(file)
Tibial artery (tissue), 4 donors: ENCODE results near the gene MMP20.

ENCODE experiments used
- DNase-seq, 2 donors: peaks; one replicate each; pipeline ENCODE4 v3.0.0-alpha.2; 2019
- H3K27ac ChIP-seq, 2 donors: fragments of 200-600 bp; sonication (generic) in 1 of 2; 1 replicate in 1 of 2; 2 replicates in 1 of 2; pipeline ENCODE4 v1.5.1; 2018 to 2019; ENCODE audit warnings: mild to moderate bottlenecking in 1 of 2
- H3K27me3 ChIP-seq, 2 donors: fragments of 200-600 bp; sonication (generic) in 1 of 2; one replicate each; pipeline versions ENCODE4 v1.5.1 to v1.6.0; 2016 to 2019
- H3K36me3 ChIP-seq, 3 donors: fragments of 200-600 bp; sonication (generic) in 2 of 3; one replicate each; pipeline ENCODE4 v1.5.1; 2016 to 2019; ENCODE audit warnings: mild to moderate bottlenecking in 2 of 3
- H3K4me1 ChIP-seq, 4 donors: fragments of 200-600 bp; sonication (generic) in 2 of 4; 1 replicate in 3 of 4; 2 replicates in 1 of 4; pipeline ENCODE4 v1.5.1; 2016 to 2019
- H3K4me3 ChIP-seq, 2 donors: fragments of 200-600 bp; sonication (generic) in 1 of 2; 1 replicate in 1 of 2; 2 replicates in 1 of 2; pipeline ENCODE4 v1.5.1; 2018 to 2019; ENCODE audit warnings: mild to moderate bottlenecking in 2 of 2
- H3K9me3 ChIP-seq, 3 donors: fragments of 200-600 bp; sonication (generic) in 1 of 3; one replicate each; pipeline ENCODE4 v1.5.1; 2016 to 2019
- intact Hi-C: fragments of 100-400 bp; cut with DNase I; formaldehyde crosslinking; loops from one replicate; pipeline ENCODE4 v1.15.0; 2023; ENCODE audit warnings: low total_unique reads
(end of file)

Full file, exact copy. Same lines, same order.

Tibial artery (tissue), 4 donors: ENCODE results near the gene MMP20.

ENCODE experiments used
- DNase-seq, 2 donors: peaks; one replicate each; pipeline ENCODE4 v3.0.0-alpha.2; 2019
- H3K27ac ChIP-seq, 2 donors: fragments of 200-600 bp; sonication (generic) in 1 of 2; 1 replicate in 1 of 2; 2 replicates in 1 of 2; pipeline ENCODE4 v1.5.1; 2018 to 2019; ENCODE audit warnings: mild to moderate bottlenecking in 1 of 2
- H3K27me3 ChIP-seq, 2 donors: fragments of 200-600 bp; sonication (generic) in 1 of 2; one replicate each; pipeline versions ENCODE4 v1.5.1 to v1.6.0; 2016 to 2019
- H3K36me3 ChIP-seq, 3 donors: fragments of 200-600 bp; sonication (generic) in 2 of 3; one replicate each; pipeline ENCODE4 v1.5.1; 2016 to 2019; ENCODE audit warnings: mild to moderate bottlenecking in 2 of 3
- H3K4me1 ChIP-seq, 4 donors: fragments of 200-600 bp; sonication (generic) in 2 of 4; 1 replicate in 3 of 4; 2 replicates in 1 of 4; pipeline ENCODE4 v1.5.1; 2016 to 2019
- H3K4me3 ChIP-seq, 2 donors: fragments of 200-600 bp; sonication (generic) in 1 of 2; 1 replicate in 1 of 2; 2 replicates in 1 of 2; pipeline ENCODE4 v1.5.1; 2018 to 2019; ENCODE audit warnings: mild to moderate bottlenecking in 2 of 2
- H3K9me3 ChIP-seq, 3 donors: fragments of 200-600 bp; sonication (generic) in 1 of 3; one replicate each; pipeline ENCODE4 v1.5.1; 2016 to 2019
- intact Hi-C: fragments of 100-400 bp; cut with DNase I; formaldehyde crosslinking; loops from one replicate; pipeline ENCODE4 v1.15.0; 2023; ENCODE audit warnings: low total_unique reads